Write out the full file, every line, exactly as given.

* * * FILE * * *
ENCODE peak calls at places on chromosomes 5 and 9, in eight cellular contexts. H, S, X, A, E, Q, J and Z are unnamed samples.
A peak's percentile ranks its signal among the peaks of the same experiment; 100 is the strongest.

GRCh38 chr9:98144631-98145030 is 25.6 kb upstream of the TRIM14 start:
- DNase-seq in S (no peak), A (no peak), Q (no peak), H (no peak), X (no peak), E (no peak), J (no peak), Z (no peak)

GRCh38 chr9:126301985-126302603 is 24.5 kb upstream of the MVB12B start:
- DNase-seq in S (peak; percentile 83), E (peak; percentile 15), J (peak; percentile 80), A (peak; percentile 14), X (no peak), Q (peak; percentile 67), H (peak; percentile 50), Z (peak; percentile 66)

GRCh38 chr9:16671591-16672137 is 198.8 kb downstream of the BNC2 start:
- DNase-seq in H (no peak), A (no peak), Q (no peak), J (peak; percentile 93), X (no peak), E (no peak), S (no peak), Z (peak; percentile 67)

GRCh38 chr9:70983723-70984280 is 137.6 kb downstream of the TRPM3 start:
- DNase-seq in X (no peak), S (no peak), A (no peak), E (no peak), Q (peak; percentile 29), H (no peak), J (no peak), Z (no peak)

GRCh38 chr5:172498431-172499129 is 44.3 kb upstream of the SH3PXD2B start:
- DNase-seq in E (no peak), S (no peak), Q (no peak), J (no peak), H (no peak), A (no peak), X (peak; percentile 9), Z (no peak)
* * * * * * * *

ENCODE peak calls at places on chromosomes 5 and 9, in eight cellular contexts. H, S, X, A, E, Q, J and Z are unnamed samples.
A peak's percentile ranks its signal among the peaks of the same experiment; 100 is the strongest.

GRCh38 chr9:98144631-98145030 is 25.6 kb upstream of the TRIM14 start:
- DNase-seq in S (no peak), A (no peak), Q (no peak), H (no peak), X (no peak), E (no peak), J (no peak), Z (no peak)

GRCh38 chr9:126301985-126302603 is 24.5 kb upstream of the MVB12B start:
- DNase-seq in S (peak; percentile 83), E (peak; percentile 15), J (peak; percentile 80), A (peak; percentile 14), X (no peak), Q (peak; percentile 67), H (peak; percentile 50), Z (peak; percentile 66)

GRCh38 chr9:16671591-16672137 is 198.8 kb downstream of the BNC2 start:
- DNase-seq in H (no peak), A (no peak), Q (no peak), J (peak; percentile 93), X (no peak), E (no peak), S (no peak), Z (peak; percentile 67)

GRCh38 chr9:70983723-70984280 is 137.6 kb downstream of the TRPM3 start:
- DNase-seq in X (no peak), S (no peak), A (no peak), E (no peak), Q (peak; percentile 29), H (no peak), J (no peak), Z (no peak)

GRCh38 chr5:172498431-172499129 is 44.3 kb upstream of the SH3PXD2B start:
- DNase-seq in E (no peak), S (no peak), Q (no peak), J (no peak), H (no peak), A (no peak), X (peak; percentile 9), Z (no peak)